NEW DELHI -- The Indian navy submarine crippled by an explosion and fire that killed at least some of the 18 sailors aboard Wednesday had been damaged in another deadly blast in 2010, and had been brought back into service only about six months ago.
The latest explosion sent a huge fireball into the air and sent nearby sailors jumping into the sea in panic. It is shaping up to be another embarrassment for India's military, which has been hit with a corruption scandal as it races to modernize its forces.
Defense Minister A.K. Antony said some sailors were killed but gave no other details.
"It's a loss to all of us. It's a tragedy," Antony told reporters in New Delhi before leaving for Mumbai to assess the situation.
Local TV news station Headlines Today showed video of the explosion on the diesel-powered submarine, apparently filmed by a bystander. An enormous ball of red and yellow fire rose hundreds of feet into the air.
One man standing outside the dockyard who declined to give his name said he heard a sound like a rocket or jet engine, then a blast. Another witness said the sky turned red after the explosion. Nearly a dozen fire engines rushed to the dockyard to douse the fire.
The fire was extinguished in about two hours, but a navy official said it was unclear how many sailors were killed or injured. The official spoke on condition of anonymity because he was not authorized to talk to reporters.
The official said that when the blast occurred, some sailors of other nearby units jumped into the sea in panic. He said some were injured and hospitalized.
Afterward, the sub was nearly submerged at its berth in the naval dockyard.
Another navy official said there has been no contact with the trapped sailors, and that navy divers have reached the submarine to find out whether there are survivors. That official also spoke on condition of anonymity because he was not authorized to talk to reporters.
Navy spokesman Narendra Vispute said the cause of the explosion was being investigated.
The 16-year-old Russian-made submarine, INS Sindhurakshak, also suffered an explosion in 2010 that killed one sailor and injured two others. The navy said that accident was caused by a faulty battery valve that leaked hydrogen, causing an explosion in the vessel's battery compartment.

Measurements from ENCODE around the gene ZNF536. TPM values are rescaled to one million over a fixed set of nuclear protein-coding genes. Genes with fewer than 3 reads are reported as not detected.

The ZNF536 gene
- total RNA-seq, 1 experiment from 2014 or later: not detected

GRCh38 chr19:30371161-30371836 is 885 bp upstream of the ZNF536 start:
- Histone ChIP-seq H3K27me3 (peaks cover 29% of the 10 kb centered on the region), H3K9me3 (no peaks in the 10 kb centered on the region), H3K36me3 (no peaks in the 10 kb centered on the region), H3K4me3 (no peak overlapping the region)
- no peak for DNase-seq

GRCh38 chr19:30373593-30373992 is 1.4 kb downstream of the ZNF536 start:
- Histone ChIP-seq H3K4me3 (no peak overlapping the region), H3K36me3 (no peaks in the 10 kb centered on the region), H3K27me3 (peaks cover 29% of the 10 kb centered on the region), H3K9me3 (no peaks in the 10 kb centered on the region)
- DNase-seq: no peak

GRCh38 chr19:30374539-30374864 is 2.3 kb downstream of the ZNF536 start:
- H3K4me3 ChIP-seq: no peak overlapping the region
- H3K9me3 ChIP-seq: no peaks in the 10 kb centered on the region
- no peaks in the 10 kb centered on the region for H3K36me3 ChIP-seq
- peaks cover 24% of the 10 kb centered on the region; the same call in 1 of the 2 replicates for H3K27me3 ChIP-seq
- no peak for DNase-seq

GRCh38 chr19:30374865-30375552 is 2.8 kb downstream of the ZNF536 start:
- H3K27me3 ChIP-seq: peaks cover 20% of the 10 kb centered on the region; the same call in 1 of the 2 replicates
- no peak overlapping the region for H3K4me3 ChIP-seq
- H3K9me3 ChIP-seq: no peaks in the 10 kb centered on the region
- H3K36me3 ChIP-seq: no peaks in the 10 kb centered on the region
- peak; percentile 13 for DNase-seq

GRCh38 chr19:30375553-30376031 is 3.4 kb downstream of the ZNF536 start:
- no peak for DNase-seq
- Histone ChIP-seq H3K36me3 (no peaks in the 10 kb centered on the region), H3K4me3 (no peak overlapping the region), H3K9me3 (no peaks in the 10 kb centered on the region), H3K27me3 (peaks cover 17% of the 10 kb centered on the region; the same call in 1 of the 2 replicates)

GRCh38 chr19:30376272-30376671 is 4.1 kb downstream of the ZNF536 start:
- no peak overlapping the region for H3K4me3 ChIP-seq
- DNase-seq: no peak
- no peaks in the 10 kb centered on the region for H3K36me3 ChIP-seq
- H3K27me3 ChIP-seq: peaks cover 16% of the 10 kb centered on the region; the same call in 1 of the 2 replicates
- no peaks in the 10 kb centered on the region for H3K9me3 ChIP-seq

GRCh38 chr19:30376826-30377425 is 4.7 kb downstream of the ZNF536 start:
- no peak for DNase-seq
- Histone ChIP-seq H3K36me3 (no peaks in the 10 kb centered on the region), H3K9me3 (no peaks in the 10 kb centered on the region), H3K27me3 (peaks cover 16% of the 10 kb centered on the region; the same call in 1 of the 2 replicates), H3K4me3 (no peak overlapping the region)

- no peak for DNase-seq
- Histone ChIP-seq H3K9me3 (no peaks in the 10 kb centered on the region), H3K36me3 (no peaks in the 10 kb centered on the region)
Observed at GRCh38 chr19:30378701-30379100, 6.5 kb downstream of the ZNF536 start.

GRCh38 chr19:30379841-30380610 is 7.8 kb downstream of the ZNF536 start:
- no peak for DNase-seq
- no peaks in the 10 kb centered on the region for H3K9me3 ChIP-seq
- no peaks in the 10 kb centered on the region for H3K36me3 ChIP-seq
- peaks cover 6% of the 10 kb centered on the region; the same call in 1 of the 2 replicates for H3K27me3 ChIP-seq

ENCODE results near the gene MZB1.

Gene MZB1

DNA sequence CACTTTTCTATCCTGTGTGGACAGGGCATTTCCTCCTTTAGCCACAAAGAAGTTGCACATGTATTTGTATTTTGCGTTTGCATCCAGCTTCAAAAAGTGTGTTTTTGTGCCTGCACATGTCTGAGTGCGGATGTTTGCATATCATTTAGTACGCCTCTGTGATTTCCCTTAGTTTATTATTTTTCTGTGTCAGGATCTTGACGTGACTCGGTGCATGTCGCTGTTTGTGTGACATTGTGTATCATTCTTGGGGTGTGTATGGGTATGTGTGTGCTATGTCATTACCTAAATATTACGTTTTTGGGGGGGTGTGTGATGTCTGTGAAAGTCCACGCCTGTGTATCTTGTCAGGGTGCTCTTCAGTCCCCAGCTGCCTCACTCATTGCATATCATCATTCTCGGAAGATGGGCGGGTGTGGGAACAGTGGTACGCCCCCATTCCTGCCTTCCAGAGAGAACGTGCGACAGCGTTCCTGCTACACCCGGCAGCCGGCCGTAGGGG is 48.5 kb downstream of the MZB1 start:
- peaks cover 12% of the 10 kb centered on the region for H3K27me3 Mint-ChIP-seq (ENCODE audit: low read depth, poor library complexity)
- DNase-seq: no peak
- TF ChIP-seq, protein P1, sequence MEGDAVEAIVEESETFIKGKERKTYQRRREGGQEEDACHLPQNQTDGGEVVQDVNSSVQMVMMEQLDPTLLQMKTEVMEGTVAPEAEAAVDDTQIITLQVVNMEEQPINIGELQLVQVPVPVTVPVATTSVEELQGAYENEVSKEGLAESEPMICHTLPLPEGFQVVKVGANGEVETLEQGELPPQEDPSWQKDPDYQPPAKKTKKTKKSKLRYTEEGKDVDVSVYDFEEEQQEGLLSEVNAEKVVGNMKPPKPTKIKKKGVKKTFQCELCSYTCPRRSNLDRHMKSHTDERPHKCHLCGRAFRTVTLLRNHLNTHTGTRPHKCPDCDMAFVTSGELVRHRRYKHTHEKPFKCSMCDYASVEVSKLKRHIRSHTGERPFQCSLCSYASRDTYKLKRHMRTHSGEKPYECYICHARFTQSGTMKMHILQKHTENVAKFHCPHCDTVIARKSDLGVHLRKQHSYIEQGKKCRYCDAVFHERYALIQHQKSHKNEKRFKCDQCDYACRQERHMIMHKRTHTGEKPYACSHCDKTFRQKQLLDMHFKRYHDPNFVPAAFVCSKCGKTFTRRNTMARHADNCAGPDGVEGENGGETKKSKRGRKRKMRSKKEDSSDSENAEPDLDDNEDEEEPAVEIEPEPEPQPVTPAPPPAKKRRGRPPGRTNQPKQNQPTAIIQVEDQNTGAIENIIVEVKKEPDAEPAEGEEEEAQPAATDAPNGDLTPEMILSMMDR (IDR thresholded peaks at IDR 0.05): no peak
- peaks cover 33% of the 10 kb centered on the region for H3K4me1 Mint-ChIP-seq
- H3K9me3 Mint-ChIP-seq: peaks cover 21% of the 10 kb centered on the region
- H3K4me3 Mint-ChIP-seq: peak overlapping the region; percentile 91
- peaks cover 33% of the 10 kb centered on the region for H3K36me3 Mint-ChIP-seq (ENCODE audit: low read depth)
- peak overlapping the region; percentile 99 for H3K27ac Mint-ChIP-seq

The sub recently returned from Russia after a two-and-a-half-year refit, overhaul and upgrade, said Rahul Bedi, an analyst for the independent Jane's Information Group.
Wednesday's accident came at a time when India was facing a shortage of submarines because of obsolescence, Bedi said.
The government has authorized the navy to have up to 24 conventional submarines, but it has just 14, including eight Russian Kilo-class and four German Type HDW209 boats. Bedi said five of those will be retired by 2014-15.
Last year, India acquired a Russian Nerpa nuclear submarine for its navy on a 10-year lease from Russia at a cost of nearly $1 billion. India also has designed and built its own nuclear submarine; the navy activated the atomic reactor on that vessel Saturday and could deploy it in the next two years.
India has steadily built up its naval capabilities in recent years, spurred by its rivalry with neighboring China. But the country's military has encountered scandal as it attempts to bulk up.
In February, India put on hold a $750 million deal to buy helicopters from Italian aerospace and defense giant Finmeccanica and its British subsidiary, AgustaWestland, following charges of kickbacks and bribes. Three of the 12 helicopters were delivered in December and the rest have been put on hold.
Giuseppe Orsihe, the former head of Italian Finmeccanica, is facing trial in Italy for his alleged role in the payment of bribes to secure the helicopter contract.